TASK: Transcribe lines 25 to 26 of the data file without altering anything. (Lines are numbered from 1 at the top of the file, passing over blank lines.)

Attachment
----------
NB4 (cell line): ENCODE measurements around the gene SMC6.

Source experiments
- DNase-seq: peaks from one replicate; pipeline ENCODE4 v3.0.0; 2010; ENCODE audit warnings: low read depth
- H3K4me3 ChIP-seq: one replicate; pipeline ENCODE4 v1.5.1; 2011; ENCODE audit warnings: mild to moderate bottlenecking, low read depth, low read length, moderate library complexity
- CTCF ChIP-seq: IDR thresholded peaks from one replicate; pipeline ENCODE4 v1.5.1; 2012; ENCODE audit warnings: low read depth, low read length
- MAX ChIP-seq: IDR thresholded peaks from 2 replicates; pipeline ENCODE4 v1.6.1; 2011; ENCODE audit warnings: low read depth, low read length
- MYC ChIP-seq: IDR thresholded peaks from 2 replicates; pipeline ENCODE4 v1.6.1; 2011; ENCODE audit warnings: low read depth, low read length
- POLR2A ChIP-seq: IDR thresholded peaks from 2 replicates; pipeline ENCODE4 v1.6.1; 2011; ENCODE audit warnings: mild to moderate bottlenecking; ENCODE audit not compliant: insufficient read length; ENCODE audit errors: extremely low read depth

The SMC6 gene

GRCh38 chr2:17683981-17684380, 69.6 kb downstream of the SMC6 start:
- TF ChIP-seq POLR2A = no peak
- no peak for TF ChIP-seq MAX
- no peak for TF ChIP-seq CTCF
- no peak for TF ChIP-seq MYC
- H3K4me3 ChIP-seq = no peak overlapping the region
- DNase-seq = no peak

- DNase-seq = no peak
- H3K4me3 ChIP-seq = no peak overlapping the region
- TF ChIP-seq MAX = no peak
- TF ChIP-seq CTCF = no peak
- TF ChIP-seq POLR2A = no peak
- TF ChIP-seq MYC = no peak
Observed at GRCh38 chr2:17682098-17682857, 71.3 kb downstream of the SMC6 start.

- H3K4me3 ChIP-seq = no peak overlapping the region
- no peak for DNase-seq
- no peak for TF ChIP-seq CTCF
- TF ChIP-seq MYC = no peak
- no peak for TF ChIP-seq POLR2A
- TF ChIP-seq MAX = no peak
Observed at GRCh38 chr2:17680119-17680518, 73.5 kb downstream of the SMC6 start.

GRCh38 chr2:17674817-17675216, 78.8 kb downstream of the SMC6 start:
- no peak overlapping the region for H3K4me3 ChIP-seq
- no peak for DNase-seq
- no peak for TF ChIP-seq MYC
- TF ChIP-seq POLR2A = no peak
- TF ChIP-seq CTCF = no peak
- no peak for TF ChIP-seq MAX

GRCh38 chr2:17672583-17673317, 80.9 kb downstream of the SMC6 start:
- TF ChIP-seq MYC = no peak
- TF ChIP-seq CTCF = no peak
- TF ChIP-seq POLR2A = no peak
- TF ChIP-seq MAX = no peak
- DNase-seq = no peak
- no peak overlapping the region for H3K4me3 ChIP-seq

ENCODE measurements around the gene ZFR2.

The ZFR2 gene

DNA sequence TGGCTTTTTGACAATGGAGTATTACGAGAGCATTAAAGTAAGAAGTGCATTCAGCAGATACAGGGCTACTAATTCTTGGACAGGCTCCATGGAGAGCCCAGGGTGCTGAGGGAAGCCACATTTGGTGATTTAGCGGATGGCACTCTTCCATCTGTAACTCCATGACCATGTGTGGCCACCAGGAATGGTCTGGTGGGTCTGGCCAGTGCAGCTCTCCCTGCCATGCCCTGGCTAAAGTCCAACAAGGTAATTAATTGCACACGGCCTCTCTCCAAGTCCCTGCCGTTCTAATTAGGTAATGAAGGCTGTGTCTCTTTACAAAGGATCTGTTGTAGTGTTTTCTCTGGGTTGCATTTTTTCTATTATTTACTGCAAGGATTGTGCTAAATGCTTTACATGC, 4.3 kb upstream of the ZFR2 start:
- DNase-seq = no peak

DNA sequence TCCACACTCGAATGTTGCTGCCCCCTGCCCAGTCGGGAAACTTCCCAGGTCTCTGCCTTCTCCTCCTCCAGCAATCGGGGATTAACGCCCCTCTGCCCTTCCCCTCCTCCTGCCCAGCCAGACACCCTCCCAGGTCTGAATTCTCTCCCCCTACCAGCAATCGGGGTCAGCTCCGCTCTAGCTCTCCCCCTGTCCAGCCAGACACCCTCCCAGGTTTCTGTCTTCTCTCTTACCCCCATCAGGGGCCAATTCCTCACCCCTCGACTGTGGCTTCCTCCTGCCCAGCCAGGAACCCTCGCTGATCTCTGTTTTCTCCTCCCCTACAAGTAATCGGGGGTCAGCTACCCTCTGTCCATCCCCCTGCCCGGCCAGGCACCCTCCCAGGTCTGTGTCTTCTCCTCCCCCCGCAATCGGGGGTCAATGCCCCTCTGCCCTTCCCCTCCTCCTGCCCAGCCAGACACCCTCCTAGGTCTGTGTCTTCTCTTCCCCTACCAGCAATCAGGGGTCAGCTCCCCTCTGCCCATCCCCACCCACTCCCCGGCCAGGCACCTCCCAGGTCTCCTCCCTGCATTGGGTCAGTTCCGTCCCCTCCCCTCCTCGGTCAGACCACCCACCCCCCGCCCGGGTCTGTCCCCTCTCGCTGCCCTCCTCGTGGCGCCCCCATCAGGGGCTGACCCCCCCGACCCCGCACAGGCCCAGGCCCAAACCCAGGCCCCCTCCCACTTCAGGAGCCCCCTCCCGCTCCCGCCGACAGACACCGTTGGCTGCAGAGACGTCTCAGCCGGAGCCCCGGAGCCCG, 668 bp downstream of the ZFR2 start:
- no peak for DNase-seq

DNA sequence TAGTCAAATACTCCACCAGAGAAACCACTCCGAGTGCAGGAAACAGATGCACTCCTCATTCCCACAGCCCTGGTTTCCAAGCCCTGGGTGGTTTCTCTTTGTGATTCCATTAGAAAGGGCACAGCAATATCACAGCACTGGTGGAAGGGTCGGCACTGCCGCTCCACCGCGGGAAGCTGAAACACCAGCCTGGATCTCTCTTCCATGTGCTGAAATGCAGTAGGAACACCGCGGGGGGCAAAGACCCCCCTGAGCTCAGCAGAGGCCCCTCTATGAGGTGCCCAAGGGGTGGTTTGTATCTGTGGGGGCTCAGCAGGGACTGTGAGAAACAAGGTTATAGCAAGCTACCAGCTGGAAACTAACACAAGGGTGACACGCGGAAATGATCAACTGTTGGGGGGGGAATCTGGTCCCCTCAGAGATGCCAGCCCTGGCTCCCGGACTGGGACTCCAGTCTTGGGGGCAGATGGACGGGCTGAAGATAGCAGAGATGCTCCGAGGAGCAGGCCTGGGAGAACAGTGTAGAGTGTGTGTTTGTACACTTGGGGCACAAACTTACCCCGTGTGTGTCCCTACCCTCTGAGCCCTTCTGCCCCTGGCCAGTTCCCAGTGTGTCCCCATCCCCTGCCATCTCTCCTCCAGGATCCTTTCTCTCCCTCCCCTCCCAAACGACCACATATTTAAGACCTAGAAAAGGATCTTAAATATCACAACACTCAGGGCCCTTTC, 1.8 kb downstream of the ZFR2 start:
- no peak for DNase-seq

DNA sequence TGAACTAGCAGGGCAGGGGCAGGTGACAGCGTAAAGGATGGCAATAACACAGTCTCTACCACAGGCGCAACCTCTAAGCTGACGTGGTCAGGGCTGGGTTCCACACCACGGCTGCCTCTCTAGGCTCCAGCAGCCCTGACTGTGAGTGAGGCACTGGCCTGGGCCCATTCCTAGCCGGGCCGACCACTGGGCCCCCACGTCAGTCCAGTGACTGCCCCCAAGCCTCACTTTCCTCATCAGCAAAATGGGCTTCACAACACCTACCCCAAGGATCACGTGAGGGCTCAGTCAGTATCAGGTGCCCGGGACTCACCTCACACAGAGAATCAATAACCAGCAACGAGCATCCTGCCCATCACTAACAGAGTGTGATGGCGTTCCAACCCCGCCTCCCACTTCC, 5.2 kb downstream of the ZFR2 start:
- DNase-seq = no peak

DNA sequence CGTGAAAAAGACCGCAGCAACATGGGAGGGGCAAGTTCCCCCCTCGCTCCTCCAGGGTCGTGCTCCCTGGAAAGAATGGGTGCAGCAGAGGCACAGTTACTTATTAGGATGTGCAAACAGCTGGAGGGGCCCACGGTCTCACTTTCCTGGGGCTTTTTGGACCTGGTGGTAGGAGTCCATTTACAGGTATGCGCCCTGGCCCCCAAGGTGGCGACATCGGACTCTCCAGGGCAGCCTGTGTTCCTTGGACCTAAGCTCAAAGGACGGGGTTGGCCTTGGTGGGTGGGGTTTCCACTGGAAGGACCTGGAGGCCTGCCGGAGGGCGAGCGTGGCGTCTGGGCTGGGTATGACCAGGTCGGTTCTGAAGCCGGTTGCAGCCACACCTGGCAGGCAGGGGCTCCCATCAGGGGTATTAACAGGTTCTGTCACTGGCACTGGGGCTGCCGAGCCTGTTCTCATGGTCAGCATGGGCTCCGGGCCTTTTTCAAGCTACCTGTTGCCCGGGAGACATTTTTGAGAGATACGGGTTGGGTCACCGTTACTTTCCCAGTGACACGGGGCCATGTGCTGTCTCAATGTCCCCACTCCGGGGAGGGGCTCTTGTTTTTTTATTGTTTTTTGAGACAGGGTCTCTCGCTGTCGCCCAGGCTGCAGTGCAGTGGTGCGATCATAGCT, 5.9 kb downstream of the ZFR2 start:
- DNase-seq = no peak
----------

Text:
- no peak for DNase-seq
- no peak for TF ChIP-seq CTCF